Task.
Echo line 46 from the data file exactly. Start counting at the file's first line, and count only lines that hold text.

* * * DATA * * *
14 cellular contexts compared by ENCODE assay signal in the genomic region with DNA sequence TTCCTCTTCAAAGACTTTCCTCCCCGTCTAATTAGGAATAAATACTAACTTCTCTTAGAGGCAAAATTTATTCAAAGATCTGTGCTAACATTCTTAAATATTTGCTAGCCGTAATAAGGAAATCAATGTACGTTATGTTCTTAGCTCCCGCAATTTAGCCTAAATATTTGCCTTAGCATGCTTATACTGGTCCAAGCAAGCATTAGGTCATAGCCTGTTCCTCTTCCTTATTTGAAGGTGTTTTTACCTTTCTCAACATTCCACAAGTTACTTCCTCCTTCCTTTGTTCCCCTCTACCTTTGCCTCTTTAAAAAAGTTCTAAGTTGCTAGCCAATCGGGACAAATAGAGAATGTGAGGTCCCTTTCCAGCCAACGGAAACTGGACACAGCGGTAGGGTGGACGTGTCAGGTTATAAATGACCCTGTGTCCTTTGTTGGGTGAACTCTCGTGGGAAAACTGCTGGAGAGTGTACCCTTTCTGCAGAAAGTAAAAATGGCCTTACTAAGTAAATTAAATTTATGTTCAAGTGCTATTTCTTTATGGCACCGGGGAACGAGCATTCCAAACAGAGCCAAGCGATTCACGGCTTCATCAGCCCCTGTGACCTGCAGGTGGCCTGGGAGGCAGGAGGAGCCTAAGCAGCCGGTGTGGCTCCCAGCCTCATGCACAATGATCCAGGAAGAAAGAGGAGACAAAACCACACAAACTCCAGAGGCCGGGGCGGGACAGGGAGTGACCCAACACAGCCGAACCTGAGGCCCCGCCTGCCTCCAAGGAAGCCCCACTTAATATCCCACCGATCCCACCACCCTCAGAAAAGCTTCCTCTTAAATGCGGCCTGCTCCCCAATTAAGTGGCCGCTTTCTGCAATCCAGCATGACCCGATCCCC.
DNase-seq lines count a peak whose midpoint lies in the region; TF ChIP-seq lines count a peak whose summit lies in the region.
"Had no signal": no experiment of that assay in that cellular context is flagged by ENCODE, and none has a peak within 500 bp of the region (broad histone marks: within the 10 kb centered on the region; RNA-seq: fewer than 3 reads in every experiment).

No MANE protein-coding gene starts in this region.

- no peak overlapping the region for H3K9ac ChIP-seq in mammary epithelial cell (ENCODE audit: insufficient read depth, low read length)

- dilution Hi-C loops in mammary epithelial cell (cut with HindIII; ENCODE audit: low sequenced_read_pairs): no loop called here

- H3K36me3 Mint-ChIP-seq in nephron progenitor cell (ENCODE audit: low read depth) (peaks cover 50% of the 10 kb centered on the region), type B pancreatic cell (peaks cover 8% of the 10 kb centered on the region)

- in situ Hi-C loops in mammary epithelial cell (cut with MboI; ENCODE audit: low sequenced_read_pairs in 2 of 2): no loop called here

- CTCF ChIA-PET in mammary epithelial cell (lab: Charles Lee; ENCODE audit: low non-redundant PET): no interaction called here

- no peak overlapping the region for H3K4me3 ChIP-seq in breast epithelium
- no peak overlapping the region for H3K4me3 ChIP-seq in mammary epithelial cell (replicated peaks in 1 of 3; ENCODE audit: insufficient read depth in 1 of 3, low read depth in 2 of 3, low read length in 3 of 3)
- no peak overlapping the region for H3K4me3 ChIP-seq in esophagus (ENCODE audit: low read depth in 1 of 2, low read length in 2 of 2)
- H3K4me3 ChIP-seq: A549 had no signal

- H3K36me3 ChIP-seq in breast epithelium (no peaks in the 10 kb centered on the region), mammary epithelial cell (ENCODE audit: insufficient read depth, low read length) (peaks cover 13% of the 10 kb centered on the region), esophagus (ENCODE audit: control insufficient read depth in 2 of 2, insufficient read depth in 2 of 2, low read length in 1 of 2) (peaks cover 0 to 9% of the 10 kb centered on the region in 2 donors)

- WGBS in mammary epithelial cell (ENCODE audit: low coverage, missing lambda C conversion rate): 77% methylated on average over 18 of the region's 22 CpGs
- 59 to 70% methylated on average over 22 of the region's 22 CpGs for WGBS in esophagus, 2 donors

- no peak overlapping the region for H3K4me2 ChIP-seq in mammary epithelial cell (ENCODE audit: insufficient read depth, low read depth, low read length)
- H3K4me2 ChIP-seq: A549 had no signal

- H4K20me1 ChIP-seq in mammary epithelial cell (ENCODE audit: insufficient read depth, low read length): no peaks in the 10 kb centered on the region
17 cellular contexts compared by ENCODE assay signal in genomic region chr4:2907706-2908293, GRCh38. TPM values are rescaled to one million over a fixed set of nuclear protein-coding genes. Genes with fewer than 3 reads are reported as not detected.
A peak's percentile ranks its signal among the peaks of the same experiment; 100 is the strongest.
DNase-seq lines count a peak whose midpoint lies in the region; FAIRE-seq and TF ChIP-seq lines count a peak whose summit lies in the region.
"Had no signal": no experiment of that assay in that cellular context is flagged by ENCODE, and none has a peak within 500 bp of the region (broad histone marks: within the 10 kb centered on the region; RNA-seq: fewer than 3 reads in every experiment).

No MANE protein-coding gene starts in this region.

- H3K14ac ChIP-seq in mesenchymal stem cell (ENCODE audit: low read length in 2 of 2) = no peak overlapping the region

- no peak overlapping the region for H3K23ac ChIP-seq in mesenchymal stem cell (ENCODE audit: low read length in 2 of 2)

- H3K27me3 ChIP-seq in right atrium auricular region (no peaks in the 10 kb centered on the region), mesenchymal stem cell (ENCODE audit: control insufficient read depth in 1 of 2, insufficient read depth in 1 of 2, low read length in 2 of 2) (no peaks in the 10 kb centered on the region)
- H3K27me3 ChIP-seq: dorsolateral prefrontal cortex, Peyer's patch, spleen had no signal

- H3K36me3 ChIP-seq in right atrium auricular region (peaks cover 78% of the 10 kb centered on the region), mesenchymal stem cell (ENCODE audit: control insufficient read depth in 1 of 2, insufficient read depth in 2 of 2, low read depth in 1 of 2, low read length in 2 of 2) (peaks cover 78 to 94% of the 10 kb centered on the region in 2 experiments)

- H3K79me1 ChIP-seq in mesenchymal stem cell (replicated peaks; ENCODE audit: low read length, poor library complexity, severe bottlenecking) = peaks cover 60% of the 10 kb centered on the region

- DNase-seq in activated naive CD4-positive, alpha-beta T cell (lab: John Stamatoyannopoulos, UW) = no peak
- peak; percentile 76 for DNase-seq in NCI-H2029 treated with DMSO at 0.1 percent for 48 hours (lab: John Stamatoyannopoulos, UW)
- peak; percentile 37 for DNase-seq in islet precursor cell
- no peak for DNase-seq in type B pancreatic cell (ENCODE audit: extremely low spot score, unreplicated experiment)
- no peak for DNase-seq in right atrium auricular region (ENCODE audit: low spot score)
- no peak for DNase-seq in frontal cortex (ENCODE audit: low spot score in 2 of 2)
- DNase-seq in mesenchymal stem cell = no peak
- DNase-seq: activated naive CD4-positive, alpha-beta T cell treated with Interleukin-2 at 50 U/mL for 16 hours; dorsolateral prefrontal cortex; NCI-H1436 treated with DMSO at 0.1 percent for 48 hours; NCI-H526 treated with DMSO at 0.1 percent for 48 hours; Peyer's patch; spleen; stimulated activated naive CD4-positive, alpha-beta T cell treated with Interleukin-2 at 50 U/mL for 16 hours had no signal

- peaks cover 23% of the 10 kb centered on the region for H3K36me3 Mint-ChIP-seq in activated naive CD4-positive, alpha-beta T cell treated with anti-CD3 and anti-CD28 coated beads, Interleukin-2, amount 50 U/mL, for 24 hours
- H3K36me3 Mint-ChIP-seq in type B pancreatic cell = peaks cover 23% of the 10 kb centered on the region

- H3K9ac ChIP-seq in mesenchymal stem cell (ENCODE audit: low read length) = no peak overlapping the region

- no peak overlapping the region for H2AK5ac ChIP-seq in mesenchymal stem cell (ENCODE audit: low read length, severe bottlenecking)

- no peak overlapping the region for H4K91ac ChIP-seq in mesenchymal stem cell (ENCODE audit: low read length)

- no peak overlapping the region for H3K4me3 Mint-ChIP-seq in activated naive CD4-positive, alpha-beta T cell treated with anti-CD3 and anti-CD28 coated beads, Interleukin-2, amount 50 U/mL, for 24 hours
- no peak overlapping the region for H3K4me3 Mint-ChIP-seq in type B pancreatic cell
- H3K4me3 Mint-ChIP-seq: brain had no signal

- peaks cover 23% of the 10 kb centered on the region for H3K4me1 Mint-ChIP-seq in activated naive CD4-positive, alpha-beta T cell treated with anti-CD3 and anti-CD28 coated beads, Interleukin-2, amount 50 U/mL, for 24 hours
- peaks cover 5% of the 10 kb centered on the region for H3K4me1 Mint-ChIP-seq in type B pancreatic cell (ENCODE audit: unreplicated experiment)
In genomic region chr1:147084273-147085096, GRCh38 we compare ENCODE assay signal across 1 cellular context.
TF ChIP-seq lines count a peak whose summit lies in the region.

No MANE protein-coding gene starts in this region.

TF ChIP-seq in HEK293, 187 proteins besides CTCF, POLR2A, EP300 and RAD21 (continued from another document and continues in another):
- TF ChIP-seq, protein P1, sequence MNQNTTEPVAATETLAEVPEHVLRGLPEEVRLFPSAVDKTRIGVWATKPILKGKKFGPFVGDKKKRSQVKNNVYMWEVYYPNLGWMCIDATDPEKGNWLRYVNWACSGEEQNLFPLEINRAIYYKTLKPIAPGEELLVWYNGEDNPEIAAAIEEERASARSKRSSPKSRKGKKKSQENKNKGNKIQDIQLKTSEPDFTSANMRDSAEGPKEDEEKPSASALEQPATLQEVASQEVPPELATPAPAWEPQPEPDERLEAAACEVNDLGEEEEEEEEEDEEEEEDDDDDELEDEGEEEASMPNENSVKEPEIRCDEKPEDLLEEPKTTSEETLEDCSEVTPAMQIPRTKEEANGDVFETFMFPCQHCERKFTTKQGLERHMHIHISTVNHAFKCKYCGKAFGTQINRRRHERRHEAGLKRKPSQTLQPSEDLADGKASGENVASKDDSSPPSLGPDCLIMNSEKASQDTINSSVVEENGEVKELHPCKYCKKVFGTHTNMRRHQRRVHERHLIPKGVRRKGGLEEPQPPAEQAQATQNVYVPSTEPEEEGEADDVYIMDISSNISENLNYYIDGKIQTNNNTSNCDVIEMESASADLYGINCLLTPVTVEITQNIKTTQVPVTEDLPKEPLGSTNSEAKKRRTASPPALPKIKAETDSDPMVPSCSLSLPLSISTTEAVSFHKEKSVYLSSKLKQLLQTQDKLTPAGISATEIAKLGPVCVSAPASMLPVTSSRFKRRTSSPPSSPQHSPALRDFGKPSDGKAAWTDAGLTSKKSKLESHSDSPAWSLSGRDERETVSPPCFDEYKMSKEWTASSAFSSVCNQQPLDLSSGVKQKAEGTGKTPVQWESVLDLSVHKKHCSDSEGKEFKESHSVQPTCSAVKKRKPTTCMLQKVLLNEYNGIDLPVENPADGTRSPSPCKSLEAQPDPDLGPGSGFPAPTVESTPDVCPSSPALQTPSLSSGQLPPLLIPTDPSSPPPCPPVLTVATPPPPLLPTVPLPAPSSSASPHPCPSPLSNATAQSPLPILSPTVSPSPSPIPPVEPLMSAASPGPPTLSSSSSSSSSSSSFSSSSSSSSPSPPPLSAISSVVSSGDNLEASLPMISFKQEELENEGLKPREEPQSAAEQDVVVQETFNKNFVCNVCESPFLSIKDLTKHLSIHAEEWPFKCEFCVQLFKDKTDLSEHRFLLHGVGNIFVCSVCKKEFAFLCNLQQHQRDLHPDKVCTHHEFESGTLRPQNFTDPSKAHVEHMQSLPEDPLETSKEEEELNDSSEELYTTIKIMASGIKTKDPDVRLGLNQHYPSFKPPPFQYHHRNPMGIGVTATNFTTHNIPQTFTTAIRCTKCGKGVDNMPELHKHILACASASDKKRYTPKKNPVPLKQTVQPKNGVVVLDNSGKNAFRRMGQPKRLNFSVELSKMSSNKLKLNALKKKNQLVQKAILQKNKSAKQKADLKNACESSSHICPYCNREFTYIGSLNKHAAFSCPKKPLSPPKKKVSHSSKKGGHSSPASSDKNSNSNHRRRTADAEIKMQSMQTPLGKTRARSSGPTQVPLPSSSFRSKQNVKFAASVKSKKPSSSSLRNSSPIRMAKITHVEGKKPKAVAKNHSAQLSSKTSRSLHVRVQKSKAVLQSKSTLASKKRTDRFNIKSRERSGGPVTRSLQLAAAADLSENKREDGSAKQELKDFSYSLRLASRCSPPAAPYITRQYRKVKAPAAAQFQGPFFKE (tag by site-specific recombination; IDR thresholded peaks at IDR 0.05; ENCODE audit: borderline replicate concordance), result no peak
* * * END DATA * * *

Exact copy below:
- H3K4me3 Mint-ChIP-seq: brain had no signal